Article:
- In Asia, plastic trash threatens river and sea birds. Plastic waste can entangle, suffocate and choke aquatic animals.
- Plastic pollution studies on river animals mostly investigate how microplastics affect fish and some invertebrates. The effects of how macroplastics affect mammals like otters and dolphins, and reptiles such as turtles and crocodiles, are not very well known.
- This illustrated feature accompanied by rhymes explains how species like Indian foxes, gharials, Gangetic dolphins, short-tailed shearwaters, olive ridley turtles, blacktip sharks, manure worms and more, are affected by the plastic waste present in the waters.
Plastics, which are infinitely useful materials, are ever present in our lives today. A quick look around one’s house, whether in a city or in a village, will confirm this – every room will have at least one plastic product in it.
But plastic convenience comes at a heavy environmental cost.
The global carbon footprint for plastics, according to a 2021 report in Nature Sustainability, was calculated to have been two billion gigatons of carbon dioxide equivalent in 2015 alone, which accounted for 4.5% of global greenhouse gas emissions in that year. Apart from its effects on climate change, many studies have documented the effects of discarded plastics on wildlife, especially in marine systems.
Plastics also affect land animals. While it is known that many wild animals visit dump sites to forage for food and that microplastics (very small fragments of plastic invisible to the naked eye) can harm invertebrates like worms, very few scientific studies have looked at how plastics harm large animals. This is especially important when there is proof that large animals like elephants are eating and pooping plastics.
In Asia, plastic trash threatens the lives of many river and sea birds, according to a 2021 report from the CounterMEASURE project (which studies how the Ganges and Mekong rivers carry plastics from land into the seas/oceans and is working to reduce this). Many birds find brightly coloured plastic twine/sheets/ribbons attractive and use them to line nests; but, these plastics can wrap around the birds’ feet, wings, necks and heads to either strangle them or suffocate them.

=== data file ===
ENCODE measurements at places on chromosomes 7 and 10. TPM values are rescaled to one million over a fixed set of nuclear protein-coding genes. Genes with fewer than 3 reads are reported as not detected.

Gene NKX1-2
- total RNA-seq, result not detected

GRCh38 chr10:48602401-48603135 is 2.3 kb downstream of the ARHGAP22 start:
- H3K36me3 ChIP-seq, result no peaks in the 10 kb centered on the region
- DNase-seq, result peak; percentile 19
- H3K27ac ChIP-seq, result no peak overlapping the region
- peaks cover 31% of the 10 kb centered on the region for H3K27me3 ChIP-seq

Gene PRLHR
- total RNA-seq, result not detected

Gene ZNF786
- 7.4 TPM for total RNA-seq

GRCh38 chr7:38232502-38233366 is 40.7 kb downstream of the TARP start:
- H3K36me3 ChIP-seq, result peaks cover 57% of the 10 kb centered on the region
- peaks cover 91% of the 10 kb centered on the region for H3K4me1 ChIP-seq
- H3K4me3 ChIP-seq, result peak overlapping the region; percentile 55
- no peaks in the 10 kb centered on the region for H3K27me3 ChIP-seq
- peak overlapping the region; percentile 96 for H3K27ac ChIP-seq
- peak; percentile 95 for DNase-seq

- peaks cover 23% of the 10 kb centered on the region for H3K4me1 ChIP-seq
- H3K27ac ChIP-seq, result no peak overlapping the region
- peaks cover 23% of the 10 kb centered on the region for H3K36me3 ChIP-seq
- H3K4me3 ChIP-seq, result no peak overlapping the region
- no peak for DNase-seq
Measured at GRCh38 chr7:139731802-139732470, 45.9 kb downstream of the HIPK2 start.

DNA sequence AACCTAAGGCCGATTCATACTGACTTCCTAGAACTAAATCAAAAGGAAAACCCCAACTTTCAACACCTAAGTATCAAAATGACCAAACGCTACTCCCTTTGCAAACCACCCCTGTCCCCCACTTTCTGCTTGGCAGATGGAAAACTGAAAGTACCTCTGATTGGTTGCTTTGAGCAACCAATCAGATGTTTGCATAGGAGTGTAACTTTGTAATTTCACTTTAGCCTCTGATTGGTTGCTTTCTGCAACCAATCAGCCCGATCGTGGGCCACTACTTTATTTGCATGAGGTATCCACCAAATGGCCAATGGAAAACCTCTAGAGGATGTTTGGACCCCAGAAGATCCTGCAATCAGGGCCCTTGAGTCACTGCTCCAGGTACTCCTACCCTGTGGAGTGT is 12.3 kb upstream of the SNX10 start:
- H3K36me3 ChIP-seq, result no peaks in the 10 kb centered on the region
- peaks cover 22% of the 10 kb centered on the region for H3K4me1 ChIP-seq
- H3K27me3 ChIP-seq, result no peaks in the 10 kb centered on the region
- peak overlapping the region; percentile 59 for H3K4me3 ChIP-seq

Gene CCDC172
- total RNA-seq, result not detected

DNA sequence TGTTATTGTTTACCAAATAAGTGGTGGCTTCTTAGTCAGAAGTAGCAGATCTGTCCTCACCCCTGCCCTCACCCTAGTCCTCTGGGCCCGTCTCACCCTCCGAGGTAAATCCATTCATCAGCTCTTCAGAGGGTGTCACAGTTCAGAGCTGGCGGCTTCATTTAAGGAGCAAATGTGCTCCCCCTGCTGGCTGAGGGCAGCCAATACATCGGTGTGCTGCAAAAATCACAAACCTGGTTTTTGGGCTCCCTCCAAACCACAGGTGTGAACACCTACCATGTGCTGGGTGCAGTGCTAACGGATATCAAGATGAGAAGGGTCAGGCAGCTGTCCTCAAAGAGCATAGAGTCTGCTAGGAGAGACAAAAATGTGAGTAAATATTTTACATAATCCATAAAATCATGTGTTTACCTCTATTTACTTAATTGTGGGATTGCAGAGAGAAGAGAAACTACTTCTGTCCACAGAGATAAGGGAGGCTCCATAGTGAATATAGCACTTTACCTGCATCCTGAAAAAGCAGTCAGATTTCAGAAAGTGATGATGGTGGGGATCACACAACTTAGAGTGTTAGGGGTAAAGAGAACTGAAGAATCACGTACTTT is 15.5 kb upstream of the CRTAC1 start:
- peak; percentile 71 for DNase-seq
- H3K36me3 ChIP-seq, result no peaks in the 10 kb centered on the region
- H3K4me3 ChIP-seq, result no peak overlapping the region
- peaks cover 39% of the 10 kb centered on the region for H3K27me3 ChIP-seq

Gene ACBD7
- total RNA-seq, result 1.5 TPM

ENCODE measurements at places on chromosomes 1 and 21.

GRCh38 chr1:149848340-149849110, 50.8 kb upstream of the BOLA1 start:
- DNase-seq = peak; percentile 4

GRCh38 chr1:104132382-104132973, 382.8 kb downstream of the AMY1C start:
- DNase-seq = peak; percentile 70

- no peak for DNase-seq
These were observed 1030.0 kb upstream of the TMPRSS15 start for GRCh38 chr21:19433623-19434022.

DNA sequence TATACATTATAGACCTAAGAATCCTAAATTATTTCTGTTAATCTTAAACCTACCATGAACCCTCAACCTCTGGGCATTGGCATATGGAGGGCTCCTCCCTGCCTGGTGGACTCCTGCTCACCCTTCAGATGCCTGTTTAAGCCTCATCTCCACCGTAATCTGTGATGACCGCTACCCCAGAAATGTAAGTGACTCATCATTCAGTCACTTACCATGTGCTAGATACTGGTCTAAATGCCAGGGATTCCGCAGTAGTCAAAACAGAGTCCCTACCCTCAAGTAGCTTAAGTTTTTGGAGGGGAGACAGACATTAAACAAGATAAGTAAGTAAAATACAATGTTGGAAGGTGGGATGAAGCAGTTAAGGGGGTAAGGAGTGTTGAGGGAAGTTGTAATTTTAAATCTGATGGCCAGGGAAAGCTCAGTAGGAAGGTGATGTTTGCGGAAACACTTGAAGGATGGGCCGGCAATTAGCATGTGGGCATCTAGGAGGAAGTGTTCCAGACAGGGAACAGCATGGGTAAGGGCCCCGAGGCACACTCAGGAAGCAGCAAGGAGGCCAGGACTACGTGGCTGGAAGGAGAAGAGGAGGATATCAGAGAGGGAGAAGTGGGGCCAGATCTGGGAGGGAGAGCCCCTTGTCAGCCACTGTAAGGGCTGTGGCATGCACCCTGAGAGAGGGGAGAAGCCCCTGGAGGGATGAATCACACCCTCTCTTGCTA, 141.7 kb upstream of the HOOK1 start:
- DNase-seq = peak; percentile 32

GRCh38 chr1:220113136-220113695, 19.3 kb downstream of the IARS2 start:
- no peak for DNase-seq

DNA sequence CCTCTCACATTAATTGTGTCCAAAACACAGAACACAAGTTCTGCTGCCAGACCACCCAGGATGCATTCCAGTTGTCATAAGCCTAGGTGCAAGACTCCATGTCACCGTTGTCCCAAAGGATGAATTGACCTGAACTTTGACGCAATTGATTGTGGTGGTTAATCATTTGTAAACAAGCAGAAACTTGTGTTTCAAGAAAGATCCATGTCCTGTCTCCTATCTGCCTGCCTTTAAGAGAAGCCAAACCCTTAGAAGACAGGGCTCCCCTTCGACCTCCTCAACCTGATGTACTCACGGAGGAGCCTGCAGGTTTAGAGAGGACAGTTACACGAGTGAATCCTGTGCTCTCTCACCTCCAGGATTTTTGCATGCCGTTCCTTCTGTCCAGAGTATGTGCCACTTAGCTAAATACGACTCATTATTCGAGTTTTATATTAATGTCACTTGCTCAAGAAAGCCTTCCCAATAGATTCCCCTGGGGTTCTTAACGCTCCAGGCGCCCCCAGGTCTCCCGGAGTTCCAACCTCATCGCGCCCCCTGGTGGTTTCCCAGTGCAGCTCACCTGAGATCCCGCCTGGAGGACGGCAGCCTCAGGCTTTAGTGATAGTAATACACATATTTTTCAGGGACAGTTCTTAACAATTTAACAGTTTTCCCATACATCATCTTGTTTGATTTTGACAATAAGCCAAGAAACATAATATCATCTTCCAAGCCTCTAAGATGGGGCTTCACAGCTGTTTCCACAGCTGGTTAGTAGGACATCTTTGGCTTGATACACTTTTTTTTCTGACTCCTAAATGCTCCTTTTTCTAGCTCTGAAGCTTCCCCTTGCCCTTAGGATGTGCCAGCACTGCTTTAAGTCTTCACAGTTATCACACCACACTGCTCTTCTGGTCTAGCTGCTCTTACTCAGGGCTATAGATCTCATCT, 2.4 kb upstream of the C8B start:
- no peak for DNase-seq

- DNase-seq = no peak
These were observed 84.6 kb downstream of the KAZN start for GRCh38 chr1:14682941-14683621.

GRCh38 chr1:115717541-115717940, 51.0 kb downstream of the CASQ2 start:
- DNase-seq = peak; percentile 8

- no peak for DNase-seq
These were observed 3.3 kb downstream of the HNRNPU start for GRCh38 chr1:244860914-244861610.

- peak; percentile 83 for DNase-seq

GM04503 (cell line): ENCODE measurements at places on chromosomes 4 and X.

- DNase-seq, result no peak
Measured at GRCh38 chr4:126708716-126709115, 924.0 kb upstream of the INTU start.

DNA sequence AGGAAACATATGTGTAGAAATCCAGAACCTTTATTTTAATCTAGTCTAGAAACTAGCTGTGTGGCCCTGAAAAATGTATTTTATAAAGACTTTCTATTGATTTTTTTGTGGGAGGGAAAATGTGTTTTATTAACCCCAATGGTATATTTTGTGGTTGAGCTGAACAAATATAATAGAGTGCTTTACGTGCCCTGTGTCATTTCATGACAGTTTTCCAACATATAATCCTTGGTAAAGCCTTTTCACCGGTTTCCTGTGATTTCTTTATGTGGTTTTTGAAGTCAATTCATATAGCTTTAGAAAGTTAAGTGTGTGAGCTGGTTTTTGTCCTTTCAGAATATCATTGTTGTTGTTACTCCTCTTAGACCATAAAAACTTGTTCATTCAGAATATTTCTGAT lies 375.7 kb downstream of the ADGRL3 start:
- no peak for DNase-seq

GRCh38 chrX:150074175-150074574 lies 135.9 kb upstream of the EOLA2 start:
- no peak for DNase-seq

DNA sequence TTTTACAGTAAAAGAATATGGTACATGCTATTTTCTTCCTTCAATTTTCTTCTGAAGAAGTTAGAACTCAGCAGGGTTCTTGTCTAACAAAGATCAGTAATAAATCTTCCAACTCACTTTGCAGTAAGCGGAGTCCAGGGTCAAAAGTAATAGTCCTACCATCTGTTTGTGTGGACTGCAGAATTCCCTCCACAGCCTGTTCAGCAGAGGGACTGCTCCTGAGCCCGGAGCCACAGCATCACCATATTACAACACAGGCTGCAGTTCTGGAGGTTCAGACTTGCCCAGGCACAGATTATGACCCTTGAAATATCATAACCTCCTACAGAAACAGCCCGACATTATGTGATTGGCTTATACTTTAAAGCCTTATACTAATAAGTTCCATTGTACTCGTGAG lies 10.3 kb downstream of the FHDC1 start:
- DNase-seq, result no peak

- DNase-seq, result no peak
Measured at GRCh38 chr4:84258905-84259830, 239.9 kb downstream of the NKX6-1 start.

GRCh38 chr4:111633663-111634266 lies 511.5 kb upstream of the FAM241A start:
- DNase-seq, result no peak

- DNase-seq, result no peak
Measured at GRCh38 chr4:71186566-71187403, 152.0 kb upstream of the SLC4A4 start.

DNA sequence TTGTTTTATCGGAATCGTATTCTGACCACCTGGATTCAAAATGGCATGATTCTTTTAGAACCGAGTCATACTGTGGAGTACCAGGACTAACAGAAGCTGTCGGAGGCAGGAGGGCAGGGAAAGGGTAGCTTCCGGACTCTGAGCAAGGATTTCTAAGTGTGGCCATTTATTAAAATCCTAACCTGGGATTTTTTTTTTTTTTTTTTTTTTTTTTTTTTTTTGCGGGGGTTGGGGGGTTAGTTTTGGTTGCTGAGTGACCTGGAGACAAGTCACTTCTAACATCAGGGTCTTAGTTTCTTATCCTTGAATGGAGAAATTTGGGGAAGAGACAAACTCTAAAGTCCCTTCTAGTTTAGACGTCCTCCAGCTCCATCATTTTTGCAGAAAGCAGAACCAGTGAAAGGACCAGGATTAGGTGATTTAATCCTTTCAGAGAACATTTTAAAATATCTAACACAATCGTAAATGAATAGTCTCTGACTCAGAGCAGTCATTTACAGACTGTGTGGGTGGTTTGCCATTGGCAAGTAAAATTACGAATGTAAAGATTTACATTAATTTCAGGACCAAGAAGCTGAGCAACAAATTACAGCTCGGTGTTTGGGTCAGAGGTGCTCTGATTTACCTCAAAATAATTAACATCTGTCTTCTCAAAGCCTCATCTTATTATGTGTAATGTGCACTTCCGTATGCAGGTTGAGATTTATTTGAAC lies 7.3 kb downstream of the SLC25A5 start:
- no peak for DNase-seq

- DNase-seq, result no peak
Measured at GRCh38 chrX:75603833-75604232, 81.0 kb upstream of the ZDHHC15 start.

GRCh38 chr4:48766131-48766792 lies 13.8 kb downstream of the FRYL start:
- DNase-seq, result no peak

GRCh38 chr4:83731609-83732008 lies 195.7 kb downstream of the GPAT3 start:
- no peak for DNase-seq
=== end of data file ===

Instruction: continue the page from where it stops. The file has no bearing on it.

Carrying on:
In the Ganges, plastic ‘ghost fishing gear’, which are lost or abandoned fishing tools such as nets, twine, ropes, etc. can entangle and choke many aquatic animals. Some scientists believe that since past studies focused heavily on ocean or marine systems, there is not much understanding about how much plastic pollution threatens biodiversity in rivers and lakes. As of now, plastic pollution studies on river animals mostly investigate how microplastics affect fish and some invertebrates. The effects of how macroplastics (large pieces of plastic) affect mammals like otters and dolphins, and reptiles like turtles and crocodiles, are not very well known.
Many studies have documented how plastic trash in the oceans harm or kill all kinds of marine life. Even plankton, the microscopic floating organisms that support the oceans’ food webs, are affected by microplastics. According to the 2021 UNEP report titled From Pollution to Solution on marine plastic pollution, the largest and most long-lasting types of pollution are caused by macroplastics (large pieces of plastic) in the form of lost or abandoned fishing gear and trash from inland sources. Externally, these macroplastics can entangle and suffocate marine species; internally, ingested plastics can choke animals or obstruct their guts and kill them by slow starvation.
Read more: The migratory routes of plastic
Trash such as bottle caps, cigarette butts, and other small plastic products floating in the ocean become covered in algae that emit smells similar to many seabirds’ main food sources – fish and krill. This tempts birds to eat plastic debris that accumulate in their stomachs and eventually starve them to death.
Several studies have necessitated the importance of managing waste, particularly plastic waste. While it is vital to reduce plastic at source and consume less plastic, humans must also improve disposal methods and take steps to ascertain that plastic doesn’t end up damaging the immediate natural resources, flora, and fauna.
Text and rhymes: Anusha Krishnan
Illustration: Labonie Roy
Editorial: Kartik Chandramouli
Banner image: An osprey uses plastic litter for nest building. Photo by john581/Wikimedia Commons and additional illustration by Labonie Roy/Mongabay.